Videos of their kids dancing naked are "typical kids being silly."
MANKATO - The wife of Minnesota State University, Mankato football coach Todd Hoffner on Monday called child pornography charges against him "ridiculous and baseless."
Melodee Hoffner spoke to the media for the first time since her husband was charged in Blue Earth County District Court last week after videos of their 9-, 8- and 5-year-old children dancing nude were found on his school-issued cellphone by a university IT professional.
"My family does what every family does -- we take videos and pictures of our kids in all their craziness," she said at a lectern in the lobby of Maschka, Riedy & Ries, the Mankato law firm representing her husband. "I am confident that when all of the facts are known, these videos will be understood as innocent videos of typical kids being silly."
Court records said Todd Hoffner brought the phone to the IT department Aug. 10 because it was malfunctioning.
The coach, who posted $40,000 bail following a court hearing, is on paid administrative leave. A university investigation is pending.
Attorney Gerald Maschka said Melodee Hoffner wanted to speak "because of the rush to judgment against Todd Hoffner and because of the impact these events have had on her family."
Melodee Hoffner appeared defiant and frustrated, but her voice cracked at times during her statement. She said she and her husband had "no idea" why he was placed on leave and escorted from the football practice field by university officials Aug. 17. When deputies came to their Eagle Lake home to arrest him four days later, "both Todd and I were in complete shock." she said.
"I thought 'Those are our family videos they are talking about,'" she said.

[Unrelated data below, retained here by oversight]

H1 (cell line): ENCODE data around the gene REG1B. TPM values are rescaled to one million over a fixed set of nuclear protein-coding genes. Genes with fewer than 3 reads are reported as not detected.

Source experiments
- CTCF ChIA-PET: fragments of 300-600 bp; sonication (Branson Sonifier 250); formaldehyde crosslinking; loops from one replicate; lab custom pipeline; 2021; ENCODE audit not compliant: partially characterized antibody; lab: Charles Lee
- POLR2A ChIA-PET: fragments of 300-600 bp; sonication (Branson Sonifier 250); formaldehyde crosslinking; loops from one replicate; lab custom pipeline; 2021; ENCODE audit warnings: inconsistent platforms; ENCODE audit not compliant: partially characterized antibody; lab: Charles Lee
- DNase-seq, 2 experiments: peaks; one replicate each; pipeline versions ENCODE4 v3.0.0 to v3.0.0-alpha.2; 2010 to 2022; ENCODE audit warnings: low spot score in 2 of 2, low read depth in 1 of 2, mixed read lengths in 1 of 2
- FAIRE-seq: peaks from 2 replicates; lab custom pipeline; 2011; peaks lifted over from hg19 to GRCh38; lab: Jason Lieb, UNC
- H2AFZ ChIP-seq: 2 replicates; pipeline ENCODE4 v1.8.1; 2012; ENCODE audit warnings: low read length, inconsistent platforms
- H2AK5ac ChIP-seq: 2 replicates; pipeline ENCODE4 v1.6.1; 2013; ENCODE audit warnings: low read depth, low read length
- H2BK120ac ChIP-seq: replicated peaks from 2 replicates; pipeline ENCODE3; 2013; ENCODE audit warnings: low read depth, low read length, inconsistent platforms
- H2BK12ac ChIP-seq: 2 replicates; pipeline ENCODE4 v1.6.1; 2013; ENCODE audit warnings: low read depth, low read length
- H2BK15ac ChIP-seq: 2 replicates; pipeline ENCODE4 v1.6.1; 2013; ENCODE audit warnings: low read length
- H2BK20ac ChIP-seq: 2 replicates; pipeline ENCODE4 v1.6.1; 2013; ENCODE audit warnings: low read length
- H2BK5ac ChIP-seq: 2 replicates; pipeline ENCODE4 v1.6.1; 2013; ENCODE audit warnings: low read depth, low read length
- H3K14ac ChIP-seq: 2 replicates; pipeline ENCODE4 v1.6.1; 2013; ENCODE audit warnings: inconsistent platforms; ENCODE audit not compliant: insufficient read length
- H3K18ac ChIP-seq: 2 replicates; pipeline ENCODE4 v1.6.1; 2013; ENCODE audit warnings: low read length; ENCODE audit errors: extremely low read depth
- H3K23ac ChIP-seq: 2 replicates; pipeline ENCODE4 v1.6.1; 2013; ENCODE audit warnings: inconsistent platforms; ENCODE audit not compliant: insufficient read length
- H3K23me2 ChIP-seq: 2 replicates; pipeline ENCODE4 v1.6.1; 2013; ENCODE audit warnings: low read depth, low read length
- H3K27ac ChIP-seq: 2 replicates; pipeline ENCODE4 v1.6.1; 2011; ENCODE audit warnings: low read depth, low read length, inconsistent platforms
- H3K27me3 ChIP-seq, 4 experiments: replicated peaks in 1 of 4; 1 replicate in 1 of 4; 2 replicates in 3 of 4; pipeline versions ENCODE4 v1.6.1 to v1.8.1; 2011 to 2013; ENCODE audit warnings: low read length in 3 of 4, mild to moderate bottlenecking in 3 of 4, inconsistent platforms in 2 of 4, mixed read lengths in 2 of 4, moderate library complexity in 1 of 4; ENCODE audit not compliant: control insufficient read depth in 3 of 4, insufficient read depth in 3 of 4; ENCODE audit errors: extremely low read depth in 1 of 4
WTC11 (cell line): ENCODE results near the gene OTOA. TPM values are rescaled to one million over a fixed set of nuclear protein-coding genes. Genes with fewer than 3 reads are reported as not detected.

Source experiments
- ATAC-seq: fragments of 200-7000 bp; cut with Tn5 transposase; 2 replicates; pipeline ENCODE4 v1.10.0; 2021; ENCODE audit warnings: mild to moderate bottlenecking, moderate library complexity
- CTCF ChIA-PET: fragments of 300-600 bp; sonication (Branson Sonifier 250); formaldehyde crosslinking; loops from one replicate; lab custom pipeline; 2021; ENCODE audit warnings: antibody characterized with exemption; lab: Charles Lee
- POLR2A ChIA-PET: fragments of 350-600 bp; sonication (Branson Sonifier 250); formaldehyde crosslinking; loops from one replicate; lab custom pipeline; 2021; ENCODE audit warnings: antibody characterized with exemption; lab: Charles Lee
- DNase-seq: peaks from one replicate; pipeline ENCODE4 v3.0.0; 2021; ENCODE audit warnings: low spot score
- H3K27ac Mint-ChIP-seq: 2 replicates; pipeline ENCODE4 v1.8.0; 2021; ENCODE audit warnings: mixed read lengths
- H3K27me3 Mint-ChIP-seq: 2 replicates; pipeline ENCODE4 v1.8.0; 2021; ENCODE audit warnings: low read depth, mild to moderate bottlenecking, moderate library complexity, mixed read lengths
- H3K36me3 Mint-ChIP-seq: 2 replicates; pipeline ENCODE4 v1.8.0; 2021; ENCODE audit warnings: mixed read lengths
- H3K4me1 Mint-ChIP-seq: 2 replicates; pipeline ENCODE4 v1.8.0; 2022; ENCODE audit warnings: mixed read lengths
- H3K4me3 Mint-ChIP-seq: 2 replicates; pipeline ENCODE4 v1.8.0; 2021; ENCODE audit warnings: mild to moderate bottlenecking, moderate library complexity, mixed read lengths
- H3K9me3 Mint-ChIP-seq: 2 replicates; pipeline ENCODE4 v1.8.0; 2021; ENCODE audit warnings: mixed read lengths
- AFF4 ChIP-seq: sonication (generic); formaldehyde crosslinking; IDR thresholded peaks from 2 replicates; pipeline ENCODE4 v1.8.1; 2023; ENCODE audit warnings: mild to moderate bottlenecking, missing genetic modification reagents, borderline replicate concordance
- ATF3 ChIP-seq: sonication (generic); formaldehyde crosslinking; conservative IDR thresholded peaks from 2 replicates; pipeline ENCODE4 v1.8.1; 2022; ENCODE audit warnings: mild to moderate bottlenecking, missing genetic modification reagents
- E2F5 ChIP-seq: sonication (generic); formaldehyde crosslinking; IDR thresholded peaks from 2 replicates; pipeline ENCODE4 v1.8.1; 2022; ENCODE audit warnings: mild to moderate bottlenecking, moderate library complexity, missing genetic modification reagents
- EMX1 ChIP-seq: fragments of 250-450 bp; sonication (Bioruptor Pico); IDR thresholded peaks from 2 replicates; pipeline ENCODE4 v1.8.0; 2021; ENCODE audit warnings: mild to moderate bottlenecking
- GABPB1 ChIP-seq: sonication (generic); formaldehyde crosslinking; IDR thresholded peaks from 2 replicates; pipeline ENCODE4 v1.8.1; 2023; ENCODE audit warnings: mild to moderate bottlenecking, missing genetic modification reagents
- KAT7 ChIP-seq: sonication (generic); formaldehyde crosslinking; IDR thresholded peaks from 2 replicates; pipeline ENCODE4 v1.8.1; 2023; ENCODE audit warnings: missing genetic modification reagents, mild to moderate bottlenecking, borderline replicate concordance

Capt. Rich Murry, of the Blue Earth County Sheriff's Office, said Monday that the decision to charge Todd Hoffner didn't come lightly. In addition to evidence obtained during a search of the coach's house, investigators spoke with his children before he was charged.
"There were a number of people who had input into it," Murry said. "It's a tough situation. ... Our main interest is the safety of the children," he said.
According to the charges, in one video, all three drop towels and jump around naked, while the 8-year-old boy fondles himself and the two girls bend over and spread their buttocks. In a second video, the girls are dancing naked and the boy enters naked, wearing a football helmet. In the third video, one of the girls is shown being awakened in bed and told by a male voice "to go potty" before she is followed to the bathroom in her underwear with the camera focused on her buttocks.
Melodee Hoffner offered an explanation for the video showing her daughter walking to the bathroom, saying that the girl has "difficulty during the night," so she and her husband wake her to use the bathroom. Hoffner said the daughter would be half-asleep when they woke her and would not remember, so the parents took video to show her. Melodee Hoffner said her daughter was clothed in that video.
She described their children as engaging and creative. "I am a licensed school counselor and I am fully aware of the signs and indicators of children who have been abused," she said. "I assure you our children have not been exploited or abused -- they are healthy physically, mentally and emotionally, and have normal relationships with friends, family and teachers."
Maschka said the charges against Todd Hoffner were made by well-intentioned people but "resulted in a mistake. Our hope and expectation is that he will be reinstated as the university's football coach," he said.
So far, no additional evidence or images or videos of any other minors has been found, authorities said.
Two colleges -- the University of Wisconsin-Eau Claire and the University of South Dakota -- where Hoffner coached before taking the Minnesota State job in 2008 -- are reviewing his computer and cellphone records while he was employed at the schools.
Prosecuting attorney Michael Hanson, who had declined to comment on the case last week, is out of the office this week and could not be reached Monday.
University spokesman Dan Benson declined to comment.
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